Lending a Hand During COVID-19: Maintaining a Streamgage on the Canadian Border

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When USGS personnel were prevented from accessing one of our streamgages along the U.S.-Canadian border, the Water Survey of Canada stepped in to help clear debris from our streamgage and ensure it was collecting accurate data.

Our name may be the U.S. Geological Survey, but water science doesn't stop at the U.S. border. We rely on our international partnerships and truly appreciate the (sometimes unexpected) assistance they provide.

USGS streamgage 12212390 Bertrand Creek at International Boundary is located along the U.S.-Canadian border, but it actually resides on Canadian land. The only way to access the Bertrand Creek gage is by crossing the border into Canada and travelling about three miles. Like many USGS streamgages, this site requires frequent maintenance to clear debris from the channel to ensure proper functioning. Each summer, this gage experiences significant low-flow backwater due to sticks, limbs, and grass getting snagged on the concrete control. Regular in-person measurements are also necessary to ensure an accurate discharge record is being collected. The streamflow data from this gage are used by Whatcom County Public Works, WA, to make management decision related to water availability and salmon habitat protection.

But on March 21, 2020, Canada closed its border with the U.S. to all non-essential traffic to help reduce the spread of COVID-19 between our two countries, we needed a new way to maintain the gage and obtain discharge measurements. Fortunately, our counterparts at the Water Survey of Canada offered to visit our streamgage to verify gage height, make a streamflow measurement, and clear any debris - and it’s a good thing they did. On their first visit, they removed debris that was causing discharge to be overestimated by 20%. Thanks to the Water Survey of Canada’s efforts, we were able to adjust our computed flows accordingly. So far, they have visited our gage twice and eliminated the need for USGS employees to cross the border during the pandemic.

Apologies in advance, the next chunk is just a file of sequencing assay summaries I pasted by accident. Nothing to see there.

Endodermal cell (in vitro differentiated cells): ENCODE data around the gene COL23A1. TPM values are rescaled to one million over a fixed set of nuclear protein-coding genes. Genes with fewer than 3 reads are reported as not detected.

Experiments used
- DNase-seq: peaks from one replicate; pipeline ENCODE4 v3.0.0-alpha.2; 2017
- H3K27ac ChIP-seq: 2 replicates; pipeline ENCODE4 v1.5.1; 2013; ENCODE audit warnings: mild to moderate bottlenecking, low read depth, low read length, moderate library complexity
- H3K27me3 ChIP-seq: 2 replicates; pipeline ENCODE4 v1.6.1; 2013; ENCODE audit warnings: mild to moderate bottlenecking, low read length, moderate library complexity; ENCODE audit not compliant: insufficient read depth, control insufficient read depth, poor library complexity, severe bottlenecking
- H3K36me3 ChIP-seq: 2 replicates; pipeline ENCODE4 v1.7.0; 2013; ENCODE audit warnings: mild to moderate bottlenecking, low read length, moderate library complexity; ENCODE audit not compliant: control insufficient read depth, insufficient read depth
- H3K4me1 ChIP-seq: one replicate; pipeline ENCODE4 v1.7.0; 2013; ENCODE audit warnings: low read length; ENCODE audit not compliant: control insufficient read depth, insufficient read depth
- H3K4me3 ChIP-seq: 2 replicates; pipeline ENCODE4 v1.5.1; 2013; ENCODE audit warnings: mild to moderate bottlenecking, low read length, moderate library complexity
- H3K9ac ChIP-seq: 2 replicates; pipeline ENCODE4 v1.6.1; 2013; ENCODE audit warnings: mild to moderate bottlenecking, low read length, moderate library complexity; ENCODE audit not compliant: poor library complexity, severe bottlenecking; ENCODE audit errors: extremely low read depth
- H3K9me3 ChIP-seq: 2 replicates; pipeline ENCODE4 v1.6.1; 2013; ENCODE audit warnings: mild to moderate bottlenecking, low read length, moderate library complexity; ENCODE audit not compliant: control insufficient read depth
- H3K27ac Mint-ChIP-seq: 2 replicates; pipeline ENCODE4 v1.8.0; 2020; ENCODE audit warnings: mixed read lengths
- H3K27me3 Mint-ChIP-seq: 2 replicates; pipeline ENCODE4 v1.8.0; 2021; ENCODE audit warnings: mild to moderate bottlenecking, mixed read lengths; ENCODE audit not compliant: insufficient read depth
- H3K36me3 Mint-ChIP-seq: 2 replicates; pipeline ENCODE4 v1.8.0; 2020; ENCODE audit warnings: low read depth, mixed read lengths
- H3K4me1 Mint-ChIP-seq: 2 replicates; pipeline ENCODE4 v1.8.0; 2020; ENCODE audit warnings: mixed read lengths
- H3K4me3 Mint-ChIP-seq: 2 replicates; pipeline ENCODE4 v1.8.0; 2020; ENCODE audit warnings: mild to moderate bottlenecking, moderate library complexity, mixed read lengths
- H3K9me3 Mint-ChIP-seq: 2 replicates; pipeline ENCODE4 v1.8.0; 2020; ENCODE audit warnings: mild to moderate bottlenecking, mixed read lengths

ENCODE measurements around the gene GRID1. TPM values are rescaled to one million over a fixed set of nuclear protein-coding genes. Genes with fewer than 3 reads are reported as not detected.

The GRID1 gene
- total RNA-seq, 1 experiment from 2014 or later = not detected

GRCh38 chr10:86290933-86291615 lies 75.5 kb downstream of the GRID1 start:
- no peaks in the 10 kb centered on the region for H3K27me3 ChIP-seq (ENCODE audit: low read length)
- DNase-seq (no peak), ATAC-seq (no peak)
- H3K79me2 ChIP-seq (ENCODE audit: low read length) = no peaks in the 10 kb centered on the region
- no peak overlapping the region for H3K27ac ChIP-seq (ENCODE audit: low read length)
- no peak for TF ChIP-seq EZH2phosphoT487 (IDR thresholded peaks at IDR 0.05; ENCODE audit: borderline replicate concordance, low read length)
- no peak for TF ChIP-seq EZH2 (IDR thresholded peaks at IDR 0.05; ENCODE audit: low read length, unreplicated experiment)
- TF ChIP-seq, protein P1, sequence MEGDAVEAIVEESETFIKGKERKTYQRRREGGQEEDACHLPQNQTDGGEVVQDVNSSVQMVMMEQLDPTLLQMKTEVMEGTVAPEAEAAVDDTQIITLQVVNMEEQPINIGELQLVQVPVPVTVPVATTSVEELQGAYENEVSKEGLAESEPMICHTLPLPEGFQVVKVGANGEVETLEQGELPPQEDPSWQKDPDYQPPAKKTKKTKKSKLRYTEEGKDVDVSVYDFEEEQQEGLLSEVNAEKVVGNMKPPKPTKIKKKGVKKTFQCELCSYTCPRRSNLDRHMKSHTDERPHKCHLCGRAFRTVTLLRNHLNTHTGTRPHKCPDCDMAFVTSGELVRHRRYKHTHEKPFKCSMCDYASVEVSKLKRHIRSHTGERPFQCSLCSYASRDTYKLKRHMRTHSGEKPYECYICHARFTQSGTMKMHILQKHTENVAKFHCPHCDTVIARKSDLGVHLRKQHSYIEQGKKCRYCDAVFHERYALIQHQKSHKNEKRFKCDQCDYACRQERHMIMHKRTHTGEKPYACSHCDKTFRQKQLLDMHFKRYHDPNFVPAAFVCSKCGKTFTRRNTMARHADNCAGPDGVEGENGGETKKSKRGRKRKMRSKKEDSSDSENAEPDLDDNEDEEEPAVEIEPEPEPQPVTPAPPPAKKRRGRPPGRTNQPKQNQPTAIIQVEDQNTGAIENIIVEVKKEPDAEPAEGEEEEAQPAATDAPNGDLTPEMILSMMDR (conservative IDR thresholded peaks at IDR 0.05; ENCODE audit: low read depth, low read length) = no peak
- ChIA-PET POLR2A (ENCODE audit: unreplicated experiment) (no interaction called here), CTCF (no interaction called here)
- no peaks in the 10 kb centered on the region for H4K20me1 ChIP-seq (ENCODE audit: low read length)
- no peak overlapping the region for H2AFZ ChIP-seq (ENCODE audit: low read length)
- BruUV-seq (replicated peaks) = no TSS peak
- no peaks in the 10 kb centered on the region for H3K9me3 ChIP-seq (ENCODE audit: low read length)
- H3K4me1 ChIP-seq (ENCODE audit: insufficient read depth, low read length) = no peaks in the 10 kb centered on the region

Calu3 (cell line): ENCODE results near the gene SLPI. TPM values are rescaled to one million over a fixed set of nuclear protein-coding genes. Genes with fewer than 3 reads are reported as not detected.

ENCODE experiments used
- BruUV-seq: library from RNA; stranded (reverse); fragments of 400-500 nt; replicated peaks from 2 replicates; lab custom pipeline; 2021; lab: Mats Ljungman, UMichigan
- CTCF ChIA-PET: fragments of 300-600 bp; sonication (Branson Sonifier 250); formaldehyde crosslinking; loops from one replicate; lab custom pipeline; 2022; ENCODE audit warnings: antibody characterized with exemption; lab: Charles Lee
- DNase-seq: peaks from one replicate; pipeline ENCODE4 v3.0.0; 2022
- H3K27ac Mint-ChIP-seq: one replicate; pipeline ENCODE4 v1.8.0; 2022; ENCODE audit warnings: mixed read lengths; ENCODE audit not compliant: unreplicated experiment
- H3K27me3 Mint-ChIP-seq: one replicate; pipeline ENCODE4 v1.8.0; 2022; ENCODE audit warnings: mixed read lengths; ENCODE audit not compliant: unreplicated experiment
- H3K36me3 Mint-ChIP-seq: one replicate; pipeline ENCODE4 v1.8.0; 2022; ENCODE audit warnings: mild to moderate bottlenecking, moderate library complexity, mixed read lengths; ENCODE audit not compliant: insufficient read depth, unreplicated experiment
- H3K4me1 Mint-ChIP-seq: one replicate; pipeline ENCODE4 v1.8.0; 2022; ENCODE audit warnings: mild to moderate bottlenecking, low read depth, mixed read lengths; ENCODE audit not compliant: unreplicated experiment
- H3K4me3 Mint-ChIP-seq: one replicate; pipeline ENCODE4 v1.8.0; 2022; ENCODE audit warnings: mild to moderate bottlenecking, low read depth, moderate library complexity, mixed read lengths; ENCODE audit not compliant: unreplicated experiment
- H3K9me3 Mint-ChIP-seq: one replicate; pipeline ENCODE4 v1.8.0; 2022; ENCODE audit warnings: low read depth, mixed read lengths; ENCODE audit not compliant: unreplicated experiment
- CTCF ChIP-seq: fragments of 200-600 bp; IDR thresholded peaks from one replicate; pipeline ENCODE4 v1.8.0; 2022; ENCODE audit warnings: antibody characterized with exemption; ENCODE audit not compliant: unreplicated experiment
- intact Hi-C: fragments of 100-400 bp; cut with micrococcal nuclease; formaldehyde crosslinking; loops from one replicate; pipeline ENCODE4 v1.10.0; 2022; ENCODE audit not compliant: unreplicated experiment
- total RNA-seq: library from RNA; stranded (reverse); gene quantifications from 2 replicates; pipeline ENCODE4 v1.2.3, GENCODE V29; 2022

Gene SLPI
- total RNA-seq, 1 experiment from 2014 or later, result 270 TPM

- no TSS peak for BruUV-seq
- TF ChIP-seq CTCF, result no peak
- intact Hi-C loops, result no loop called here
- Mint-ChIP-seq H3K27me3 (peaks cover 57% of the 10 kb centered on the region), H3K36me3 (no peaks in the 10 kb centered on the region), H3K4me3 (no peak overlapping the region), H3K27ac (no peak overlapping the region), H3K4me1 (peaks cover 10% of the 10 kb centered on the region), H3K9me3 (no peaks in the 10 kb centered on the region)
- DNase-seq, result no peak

While the COVID-19 pandemic has created a lot of disruption in the way we normally do business, some of that change has led to innovation and the development of partnerships created to get the work done. Once the border is open again, the USGS will resume direct maintenance of the Bertrand Creek gage and continue working with the International Joint Commission Boards of Control, comparing notes about operations and sharing data to provide quality assurance for the monitoring we jointly do along the British Columbia/Washington border.

The Bertrand Creek gage, located northwest of the town of Lynden, WA, is operated by the USGS Washington Water Science Center.

Scientist stands in a stream under an overpass taking a measurement.

Photo of Peter Bi, a hydrometric technician with Water Survey of Canada, making a wading measurement at the Bertrand Creek streamgage. (Credit: Jaime Bree.)